Penn State Researchers Help Develop Robot-Based Refuse Collection

10/16/2015

By Michael Casper

One day soon, thanks to a team of researchers that includes Penn State students and faculty, a robot a lot like Pixar's memorable Wall-E could arrive on your street and empty your trash bins while you sleep.

This is the purpose of ROAR (RObot-based Autonomous Refuse handling), a joint venture of Penn State, two universities and a waste recycling company in Sweden, and the Volvo Group.

With the help of instructions from a truck's operating system, and under the supervision of the refuse truck's driver, the ROAR robot will collect refuse bins, bring them to a garbage truck, and empty them.

"Within Volvo Group we foresee a future with more automation," said Per-Lage Götvall, project leader for the Volvo Group. "This project provides a way to stretch the imagination and test new concepts to shape transport solutions for tomorrow."

Students at Penn State's Thomas D. Larson Pennsylvania Transportation Institute are developing the graphics, communication systems, and control panel for the truck driver.

"We're very lucky to have an amazing cohort of students who are well trained in automation technologies," said Sean Brennan, associate professor of mechanical engineering and leader of the Penn State team. "This project promises great opportunities for our students to not only engage with a cutting-edge vehicle project, but also to help define how society will interact daily with robotic systems."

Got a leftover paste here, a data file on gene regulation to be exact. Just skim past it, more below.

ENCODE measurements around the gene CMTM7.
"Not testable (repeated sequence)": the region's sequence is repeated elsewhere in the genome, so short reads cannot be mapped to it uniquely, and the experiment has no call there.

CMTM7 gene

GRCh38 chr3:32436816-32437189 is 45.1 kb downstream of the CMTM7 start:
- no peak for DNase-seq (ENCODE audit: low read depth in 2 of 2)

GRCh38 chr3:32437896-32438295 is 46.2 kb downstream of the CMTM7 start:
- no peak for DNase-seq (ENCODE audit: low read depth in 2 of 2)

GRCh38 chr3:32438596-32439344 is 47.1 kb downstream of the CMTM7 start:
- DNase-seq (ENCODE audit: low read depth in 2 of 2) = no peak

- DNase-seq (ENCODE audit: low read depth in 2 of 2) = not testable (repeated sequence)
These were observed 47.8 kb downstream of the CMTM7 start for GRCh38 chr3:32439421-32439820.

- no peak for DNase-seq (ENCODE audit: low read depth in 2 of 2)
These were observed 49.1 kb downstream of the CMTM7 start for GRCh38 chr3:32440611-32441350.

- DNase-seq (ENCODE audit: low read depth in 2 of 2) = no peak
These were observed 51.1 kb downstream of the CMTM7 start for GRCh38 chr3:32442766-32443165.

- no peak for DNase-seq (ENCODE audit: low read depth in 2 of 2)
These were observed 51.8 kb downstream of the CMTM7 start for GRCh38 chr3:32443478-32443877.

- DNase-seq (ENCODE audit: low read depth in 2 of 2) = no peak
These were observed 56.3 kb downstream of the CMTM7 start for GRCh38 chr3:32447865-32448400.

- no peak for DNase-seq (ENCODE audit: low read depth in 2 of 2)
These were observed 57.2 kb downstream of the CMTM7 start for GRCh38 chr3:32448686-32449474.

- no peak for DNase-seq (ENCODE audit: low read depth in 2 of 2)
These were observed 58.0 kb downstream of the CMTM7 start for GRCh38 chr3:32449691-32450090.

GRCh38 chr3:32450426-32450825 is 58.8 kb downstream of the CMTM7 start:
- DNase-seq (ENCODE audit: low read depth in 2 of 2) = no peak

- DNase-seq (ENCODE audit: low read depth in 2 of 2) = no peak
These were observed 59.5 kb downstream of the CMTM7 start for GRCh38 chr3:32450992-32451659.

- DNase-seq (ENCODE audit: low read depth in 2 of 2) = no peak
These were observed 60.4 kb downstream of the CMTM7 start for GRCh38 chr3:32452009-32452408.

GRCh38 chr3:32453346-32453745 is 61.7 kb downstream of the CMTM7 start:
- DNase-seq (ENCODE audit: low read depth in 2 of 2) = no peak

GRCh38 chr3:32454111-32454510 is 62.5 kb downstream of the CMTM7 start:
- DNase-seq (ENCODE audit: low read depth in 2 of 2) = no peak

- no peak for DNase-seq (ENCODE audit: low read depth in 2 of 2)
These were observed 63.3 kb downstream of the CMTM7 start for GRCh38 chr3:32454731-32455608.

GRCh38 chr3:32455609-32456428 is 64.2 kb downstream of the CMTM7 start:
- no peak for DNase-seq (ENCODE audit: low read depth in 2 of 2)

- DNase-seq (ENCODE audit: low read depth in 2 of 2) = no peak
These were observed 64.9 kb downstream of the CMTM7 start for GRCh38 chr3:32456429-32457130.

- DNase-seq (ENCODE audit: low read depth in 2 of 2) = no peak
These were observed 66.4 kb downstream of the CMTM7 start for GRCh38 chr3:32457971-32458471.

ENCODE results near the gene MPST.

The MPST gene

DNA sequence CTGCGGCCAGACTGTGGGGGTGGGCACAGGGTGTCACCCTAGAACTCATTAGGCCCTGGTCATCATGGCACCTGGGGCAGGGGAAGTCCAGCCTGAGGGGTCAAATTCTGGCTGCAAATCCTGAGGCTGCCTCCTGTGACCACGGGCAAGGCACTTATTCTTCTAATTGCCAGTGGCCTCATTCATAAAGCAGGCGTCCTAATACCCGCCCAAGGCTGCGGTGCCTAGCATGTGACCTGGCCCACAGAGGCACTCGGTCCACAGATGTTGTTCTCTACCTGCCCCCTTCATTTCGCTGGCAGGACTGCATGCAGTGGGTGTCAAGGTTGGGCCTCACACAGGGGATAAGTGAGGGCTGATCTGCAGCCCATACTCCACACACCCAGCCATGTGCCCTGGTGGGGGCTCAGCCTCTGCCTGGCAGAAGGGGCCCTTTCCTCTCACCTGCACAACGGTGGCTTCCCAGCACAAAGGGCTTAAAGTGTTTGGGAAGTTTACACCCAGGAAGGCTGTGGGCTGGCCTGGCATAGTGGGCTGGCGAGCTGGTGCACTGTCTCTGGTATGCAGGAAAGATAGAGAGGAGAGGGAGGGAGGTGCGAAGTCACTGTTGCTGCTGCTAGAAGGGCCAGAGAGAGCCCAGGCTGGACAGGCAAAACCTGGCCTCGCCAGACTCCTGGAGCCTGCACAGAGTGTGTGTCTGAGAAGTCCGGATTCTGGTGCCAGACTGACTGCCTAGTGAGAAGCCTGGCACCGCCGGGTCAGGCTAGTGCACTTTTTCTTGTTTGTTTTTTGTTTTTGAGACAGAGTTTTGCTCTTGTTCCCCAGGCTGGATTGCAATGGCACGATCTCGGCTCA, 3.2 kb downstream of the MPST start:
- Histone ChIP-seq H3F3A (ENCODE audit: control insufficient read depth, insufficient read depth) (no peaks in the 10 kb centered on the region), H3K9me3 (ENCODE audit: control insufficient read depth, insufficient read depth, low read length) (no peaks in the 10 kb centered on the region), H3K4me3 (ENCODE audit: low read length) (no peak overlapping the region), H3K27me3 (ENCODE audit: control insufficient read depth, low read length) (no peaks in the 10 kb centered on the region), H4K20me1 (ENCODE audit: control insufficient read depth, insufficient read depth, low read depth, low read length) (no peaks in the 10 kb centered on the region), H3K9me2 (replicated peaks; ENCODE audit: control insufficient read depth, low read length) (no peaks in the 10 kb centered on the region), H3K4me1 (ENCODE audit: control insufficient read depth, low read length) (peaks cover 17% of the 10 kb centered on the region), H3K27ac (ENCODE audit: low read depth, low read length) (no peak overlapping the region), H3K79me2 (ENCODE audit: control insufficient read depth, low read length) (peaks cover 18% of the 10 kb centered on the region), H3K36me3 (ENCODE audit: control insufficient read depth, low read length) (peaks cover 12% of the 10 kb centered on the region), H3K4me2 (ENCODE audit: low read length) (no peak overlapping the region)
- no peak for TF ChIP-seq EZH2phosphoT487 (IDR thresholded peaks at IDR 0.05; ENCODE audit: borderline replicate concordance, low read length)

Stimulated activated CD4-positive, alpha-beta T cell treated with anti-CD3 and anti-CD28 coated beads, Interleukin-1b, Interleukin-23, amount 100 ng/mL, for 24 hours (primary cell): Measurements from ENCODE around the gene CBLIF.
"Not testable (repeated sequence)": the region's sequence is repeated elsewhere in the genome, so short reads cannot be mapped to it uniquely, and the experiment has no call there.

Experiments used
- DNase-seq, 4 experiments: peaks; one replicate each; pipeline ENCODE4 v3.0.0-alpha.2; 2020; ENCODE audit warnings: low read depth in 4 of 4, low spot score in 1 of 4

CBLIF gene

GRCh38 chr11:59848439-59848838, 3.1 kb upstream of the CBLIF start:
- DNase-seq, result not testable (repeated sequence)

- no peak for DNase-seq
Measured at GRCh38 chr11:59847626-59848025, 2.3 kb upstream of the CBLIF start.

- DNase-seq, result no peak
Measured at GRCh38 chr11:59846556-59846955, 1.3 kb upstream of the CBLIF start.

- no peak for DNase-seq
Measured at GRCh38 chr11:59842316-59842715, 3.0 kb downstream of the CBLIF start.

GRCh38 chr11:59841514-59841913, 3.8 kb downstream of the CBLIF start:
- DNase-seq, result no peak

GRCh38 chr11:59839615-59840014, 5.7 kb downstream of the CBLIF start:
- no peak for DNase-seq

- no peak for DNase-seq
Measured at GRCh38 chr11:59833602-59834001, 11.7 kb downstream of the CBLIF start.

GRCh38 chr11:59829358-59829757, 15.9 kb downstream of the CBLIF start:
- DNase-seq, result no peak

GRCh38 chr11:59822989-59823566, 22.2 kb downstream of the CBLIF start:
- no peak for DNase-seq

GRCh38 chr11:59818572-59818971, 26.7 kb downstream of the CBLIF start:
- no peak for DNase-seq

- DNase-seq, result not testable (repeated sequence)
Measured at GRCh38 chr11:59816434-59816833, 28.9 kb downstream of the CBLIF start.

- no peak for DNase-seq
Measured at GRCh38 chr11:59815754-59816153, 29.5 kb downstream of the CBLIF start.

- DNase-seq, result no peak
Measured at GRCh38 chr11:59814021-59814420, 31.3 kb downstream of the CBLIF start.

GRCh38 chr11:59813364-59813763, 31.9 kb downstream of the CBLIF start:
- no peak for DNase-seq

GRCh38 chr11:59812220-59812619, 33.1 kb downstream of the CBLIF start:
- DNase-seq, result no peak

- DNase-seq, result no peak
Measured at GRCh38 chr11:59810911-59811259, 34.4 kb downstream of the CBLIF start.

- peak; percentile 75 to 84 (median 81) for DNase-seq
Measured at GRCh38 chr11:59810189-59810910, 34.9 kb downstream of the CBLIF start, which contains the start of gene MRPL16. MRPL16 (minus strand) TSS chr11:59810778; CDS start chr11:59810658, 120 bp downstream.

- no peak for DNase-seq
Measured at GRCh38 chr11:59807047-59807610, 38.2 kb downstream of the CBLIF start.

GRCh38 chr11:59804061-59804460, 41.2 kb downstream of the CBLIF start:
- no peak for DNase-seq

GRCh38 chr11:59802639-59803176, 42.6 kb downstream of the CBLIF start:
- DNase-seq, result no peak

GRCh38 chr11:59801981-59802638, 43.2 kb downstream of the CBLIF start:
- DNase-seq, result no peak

The robot will be designed at Mälardalens University and the operating system will be developed at Chalmers University. All three universities are part of the Volvo Group's Academic Partner Program, a network of twelve institutions collaborating with Volvo on research and recruitment.

Plans call for the technology to be tested in June 2016 on a vehicle developed by the Swedish recycling firm Renova Environment.

The Volvo Group is one of the world's leading manufacturers of trucks, buses, construction equipment and marine and industrial engines. With production facilities in 19 countries, it is a publicly held company headquartered in Göteborg, Sweden.

 

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MEDIA CONTACT:

Michael Casper

814-863-7966

"This project promises great opportunities for our students to not only engage with a cutting-edge vehicle project, but also to help define how society will interact daily with robotic systems."

FOR MORE INFORMATION:

Sean Brennan

snb10@psu.edu

 
 

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The Department of Mechanical and Nuclear Engineering at Penn State is one of the nation’s largest and most successful engineering departments. We serve more than 1,000 undergraduate students and more than 330 graduate students

We offer B.S. degrees in mechanical engineering and nuclear engineering as well as resident (M.S., Ph.D.) and online (M.S., M.Eng.) graduate degrees in nuclear engineering and mechanical engineering. MNE's strength is in offering hands-on experience in highly relevant research areas, such as energy, homeland security, biomedical devices, and transportation systems.

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The Pennsylvania State University

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Phone: 814-865-2519